Traumatology & orthopedics

Knee replacement

Knee replacement is a surgical option to deal with the pain of arthritis or damage from a traumatic or degenerative injury that does not respond to other treatment options. In knee replacement surgery, your doctor replaces the weight-bearing surfaces of bone and cartilage with artificial parts made of metal and plastic.

A round-ended implant is used for the femur, mimicking the natural shape of the joint. On the tibia the component is flat, although it sometimes has a stem that goes down inside the bone for further stability. The parts of the artificial joint are designed to fit together and rub smoothly against each other, taking away the pain of bone rubbing against bone. Knee replacement surgery can be performed as a partial or total knee replacement.

Hip replacement

Hip replacement is a surgical option to deal with the pain of arthritis or the damage from a traumatic or degenerative injury that does not respond to other treatment options. In hip replacement surgery, your doctor replaces the weight-bearing surfaces of bone and cartilage with artificial parts made of metal and plastic. The damaged femoral head is removed and replaced with a metal stem that is placed into the hollow center of the femur. A metal or ceramic ball is placed on the upper part of the stem, replacing the damaged femoral head.

The damaged cartilage surface of the socket (acetabulum) is removed and replaced with a metal socket. A plastic, ceramic or metal spacer is inserted between the new ball and the socket to allow for a gliding surface. The parts of the artificial joint are designed to fit together and move smoothly against each other, taking away the pain of bone rubbing against bone. Hip replacement surgery aims to relieve pain, increase motion and help you get back to enjoying normal, everyday activities.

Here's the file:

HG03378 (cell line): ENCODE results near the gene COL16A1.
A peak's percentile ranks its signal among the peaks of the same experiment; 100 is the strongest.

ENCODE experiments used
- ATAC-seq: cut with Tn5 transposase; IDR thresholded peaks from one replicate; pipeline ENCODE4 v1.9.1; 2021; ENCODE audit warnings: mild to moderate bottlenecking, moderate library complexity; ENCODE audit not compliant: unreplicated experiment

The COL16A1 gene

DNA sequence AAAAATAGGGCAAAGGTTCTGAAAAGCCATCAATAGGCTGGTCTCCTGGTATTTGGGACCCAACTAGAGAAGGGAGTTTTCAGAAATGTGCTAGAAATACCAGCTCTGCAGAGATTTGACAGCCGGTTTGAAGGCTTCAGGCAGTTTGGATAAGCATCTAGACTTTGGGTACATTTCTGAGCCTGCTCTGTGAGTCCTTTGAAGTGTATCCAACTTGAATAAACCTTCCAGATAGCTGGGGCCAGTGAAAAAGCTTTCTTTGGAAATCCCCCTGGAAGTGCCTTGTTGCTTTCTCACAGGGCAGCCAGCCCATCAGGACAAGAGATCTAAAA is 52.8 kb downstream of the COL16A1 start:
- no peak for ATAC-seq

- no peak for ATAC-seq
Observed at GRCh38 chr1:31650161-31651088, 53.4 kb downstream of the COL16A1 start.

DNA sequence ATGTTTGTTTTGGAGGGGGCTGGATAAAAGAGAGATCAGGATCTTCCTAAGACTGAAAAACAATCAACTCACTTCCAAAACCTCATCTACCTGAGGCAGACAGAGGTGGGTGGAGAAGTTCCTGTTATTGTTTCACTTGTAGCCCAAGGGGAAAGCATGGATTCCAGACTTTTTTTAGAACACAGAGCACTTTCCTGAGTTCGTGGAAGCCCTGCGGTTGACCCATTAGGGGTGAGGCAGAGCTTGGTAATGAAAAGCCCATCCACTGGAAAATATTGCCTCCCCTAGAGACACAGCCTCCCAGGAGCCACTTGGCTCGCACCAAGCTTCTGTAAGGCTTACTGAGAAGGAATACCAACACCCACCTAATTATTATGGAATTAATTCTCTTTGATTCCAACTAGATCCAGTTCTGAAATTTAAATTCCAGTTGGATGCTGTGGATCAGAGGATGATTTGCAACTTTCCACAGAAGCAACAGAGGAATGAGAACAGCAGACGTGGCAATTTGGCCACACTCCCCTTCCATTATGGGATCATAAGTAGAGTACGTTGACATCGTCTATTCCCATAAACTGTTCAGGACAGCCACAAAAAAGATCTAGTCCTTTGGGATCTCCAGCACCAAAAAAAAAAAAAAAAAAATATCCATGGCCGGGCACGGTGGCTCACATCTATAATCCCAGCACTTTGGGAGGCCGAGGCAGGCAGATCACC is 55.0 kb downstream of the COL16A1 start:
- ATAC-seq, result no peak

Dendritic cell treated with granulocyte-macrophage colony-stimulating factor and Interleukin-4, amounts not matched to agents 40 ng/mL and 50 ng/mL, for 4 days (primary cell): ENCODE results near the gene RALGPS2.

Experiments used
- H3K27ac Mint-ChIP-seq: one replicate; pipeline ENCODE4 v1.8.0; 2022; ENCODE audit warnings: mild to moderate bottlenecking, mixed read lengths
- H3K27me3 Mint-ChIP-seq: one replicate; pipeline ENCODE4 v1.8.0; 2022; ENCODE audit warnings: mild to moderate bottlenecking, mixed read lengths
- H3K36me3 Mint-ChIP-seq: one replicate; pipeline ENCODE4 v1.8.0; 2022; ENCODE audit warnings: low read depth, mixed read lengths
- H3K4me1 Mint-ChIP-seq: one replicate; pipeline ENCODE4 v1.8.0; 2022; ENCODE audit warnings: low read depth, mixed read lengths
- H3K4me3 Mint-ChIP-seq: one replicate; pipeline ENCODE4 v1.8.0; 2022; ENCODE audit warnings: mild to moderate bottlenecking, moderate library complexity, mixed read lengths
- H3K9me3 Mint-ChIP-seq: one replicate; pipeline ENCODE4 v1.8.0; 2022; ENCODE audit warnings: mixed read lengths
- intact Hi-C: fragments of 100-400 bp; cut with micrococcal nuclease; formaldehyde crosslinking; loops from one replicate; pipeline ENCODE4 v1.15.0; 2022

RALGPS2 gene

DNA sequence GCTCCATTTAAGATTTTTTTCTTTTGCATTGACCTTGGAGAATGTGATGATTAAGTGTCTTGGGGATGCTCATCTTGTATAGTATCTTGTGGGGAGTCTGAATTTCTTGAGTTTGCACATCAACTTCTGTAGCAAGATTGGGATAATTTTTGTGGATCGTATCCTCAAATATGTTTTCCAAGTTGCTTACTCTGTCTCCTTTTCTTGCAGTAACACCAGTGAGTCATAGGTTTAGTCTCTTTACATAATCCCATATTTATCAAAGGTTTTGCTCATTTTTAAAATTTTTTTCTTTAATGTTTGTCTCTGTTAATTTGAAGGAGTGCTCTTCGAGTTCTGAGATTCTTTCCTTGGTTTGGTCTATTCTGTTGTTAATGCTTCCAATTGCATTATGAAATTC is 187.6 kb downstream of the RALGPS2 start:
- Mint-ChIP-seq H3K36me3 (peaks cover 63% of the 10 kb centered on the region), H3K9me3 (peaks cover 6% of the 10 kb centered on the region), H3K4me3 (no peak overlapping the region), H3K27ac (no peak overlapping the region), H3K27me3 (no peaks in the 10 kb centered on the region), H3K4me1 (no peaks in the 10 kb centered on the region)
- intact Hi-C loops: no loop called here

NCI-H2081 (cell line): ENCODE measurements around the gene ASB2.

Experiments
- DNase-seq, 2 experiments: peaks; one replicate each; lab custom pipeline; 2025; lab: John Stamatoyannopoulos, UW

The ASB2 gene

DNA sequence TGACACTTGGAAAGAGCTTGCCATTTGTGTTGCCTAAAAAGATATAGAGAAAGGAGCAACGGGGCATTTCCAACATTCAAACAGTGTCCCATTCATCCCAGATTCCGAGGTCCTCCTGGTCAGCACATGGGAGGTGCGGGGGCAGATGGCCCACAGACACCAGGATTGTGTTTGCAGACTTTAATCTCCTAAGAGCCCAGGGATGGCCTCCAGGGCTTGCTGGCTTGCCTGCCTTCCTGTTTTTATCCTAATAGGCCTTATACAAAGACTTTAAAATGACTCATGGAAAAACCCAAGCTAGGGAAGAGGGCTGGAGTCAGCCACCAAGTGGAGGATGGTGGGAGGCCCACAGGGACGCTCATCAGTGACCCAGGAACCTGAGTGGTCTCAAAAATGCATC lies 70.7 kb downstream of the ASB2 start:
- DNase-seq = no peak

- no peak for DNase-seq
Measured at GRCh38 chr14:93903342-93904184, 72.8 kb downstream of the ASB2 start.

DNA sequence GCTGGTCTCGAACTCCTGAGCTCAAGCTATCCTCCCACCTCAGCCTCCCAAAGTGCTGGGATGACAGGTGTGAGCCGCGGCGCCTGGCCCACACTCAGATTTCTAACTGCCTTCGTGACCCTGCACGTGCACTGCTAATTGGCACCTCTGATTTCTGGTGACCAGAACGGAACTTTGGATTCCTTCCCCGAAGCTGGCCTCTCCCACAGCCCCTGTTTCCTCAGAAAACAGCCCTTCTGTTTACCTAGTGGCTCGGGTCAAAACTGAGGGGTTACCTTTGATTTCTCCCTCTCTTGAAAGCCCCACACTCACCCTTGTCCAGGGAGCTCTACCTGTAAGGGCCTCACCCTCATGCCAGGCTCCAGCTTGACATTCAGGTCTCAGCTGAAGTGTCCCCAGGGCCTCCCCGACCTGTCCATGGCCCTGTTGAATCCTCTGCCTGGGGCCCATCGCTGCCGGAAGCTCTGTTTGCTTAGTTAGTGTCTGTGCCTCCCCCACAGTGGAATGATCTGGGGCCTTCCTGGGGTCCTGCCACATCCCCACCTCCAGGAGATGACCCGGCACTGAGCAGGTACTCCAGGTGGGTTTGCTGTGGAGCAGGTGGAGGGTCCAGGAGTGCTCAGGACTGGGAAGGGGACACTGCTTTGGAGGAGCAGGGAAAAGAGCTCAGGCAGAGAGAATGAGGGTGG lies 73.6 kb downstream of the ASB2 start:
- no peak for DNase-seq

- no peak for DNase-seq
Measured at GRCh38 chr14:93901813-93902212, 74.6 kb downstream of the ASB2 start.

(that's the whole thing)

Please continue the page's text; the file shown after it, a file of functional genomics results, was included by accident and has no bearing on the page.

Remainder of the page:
Knee Arthroscopy

Arthroscopy allows your doctor to look within your knee joint and make certain repairs without the larger incision needed for traditional surgery. In an arthroscopic procedure, your doctor makes a small incision and then inserts instruments that contain a miniature fiberoptic television camera and lighting system to magnify and illuminate the structures inside the joint.

Surgical instruments can be inserted through small, nearby incisions, allowing the surgeon to make repairs. Arthroscopic surgery is an extremely valuable tool because it is generally easier on the patient than “open” surgery. Procedures possible using this technique include removing any loose bodies or inflammatory/degenerative tissue in the joint, smoothing out irregular surfaces, and repairing cartilage, ligaments, muscles and tendons. In the knee, it is often used for meniscal (cartilage) tears, chondromalacia (wearing or injury of cartilage cushion), anterior cruciate ligament tears with instability, and synovitis (inflammation of the lining in the knee).